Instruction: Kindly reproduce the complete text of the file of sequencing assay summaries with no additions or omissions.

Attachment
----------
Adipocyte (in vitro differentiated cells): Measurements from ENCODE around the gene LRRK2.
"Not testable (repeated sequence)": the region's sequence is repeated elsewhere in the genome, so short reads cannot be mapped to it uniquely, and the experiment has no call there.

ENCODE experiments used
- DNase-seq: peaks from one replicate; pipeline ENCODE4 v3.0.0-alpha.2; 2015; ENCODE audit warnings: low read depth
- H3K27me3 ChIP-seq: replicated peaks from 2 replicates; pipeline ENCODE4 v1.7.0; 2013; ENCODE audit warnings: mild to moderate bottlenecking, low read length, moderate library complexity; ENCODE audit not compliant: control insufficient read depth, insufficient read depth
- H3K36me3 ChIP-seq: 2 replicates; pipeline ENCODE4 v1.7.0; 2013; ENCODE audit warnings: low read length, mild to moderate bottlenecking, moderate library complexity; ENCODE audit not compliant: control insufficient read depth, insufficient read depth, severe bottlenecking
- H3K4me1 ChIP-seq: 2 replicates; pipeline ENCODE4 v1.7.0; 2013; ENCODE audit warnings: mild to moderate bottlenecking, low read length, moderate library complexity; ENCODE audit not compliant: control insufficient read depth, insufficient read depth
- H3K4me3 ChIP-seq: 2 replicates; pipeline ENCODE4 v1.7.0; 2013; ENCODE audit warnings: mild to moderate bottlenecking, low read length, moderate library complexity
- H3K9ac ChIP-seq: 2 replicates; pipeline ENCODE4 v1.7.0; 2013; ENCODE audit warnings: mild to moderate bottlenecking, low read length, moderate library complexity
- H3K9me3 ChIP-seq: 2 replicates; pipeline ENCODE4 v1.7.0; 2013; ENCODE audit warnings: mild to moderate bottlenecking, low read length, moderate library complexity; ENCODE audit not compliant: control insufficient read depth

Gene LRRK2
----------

Adipocyte (in vitro differentiated cells): Measurements from ENCODE around the gene LRRK2.
"Not testable (repeated sequence)": the region's sequence is repeated elsewhere in the genome, so short reads cannot be mapped to it uniquely, and the experiment has no call there.

ENCODE experiments used
- DNase-seq: peaks from one replicate; pipeline ENCODE4 v3.0.0-alpha.2; 2015; ENCODE audit warnings: low read depth
- H3K27me3 ChIP-seq: replicated peaks from 2 replicates; pipeline ENCODE4 v1.7.0; 2013; ENCODE audit warnings: mild to moderate bottlenecking, low read length, moderate library complexity; ENCODE audit not compliant: control insufficient read depth, insufficient read depth
- H3K36me3 ChIP-seq: 2 replicates; pipeline ENCODE4 v1.7.0; 2013; ENCODE audit warnings: low read length, mild to moderate bottlenecking, moderate library complexity; ENCODE audit not compliant: control insufficient read depth, insufficient read depth, severe bottlenecking
- H3K4me1 ChIP-seq: 2 replicates; pipeline ENCODE4 v1.7.0; 2013; ENCODE audit warnings: mild to moderate bottlenecking, low read length, moderate library complexity; ENCODE audit not compliant: control insufficient read depth, insufficient read depth
- H3K4me3 ChIP-seq: 2 replicates; pipeline ENCODE4 v1.7.0; 2013; ENCODE audit warnings: mild to moderate bottlenecking, low read length, moderate library complexity
- H3K9ac ChIP-seq: 2 replicates; pipeline ENCODE4 v1.7.0; 2013; ENCODE audit warnings: mild to moderate bottlenecking, low read length, moderate library complexity
- H3K9me3 ChIP-seq: 2 replicates; pipeline ENCODE4 v1.7.0; 2013; ENCODE audit warnings: mild to moderate bottlenecking, low read length, moderate library complexity; ENCODE audit not compliant: control insufficient read depth

Gene LRRK2